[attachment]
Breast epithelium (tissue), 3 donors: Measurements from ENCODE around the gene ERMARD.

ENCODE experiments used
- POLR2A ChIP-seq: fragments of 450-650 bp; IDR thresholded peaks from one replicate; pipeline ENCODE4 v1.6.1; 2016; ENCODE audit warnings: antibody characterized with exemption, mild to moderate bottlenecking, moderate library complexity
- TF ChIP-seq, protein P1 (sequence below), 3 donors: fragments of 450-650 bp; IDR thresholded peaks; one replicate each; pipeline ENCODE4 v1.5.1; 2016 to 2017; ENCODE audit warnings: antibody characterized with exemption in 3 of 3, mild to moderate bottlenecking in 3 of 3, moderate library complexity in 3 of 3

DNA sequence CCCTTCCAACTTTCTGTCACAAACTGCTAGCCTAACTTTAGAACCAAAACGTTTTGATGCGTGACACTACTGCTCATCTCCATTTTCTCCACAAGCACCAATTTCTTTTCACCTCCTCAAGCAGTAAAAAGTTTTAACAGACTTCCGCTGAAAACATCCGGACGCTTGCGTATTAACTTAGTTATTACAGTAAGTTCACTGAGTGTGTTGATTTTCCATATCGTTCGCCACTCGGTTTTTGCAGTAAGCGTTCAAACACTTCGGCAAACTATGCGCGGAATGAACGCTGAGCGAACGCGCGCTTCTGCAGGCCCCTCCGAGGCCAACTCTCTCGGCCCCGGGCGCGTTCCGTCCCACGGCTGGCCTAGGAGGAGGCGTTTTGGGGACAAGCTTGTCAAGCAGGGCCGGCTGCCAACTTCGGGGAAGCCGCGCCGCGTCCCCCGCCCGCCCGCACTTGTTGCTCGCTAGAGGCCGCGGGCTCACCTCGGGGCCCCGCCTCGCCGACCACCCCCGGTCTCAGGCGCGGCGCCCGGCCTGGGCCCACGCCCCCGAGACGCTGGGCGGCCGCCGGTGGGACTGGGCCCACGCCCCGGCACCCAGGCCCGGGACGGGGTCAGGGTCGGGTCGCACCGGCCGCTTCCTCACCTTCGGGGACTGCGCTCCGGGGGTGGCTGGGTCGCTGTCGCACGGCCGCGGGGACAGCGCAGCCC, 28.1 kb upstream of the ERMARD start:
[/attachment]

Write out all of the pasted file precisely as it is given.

Breast epithelium (tissue), 3 donors: Measurements from ENCODE around the gene ERMARD.

ENCODE experiments used
- POLR2A ChIP-seq: fragments of 450-650 bp; IDR thresholded peaks from one replicate; pipeline ENCODE4 v1.6.1; 2016; ENCODE audit warnings: antibody characterized with exemption, mild to moderate bottlenecking, moderate library complexity
- TF ChIP-seq, protein P1 (sequence below), 3 donors: fragments of 450-650 bp; IDR thresholded peaks; one replicate each; pipeline ENCODE4 v1.5.1; 2016 to 2017; ENCODE audit warnings: antibody characterized with exemption in 3 of 3, mild to moderate bottlenecking in 3 of 3, moderate library complexity in 3 of 3

DNA sequence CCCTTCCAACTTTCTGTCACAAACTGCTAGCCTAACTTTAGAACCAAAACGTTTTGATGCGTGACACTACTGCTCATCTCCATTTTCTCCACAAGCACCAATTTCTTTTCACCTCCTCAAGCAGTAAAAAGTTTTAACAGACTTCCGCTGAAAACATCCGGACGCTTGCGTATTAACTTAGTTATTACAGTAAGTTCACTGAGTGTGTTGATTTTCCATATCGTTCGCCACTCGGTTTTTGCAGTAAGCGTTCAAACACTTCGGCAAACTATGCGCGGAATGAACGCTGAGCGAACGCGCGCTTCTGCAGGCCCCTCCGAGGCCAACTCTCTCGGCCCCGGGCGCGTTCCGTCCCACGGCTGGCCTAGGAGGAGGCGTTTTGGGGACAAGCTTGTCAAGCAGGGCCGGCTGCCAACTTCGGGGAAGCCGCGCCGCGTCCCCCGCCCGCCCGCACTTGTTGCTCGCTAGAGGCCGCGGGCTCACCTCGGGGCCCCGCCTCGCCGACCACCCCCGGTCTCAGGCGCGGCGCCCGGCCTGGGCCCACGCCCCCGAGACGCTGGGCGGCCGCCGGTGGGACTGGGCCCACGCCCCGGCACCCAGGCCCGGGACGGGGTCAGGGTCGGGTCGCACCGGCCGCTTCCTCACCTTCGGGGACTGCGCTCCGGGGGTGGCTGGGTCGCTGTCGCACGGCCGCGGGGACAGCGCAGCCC, 28.1 kb upstream of the ERMARD start: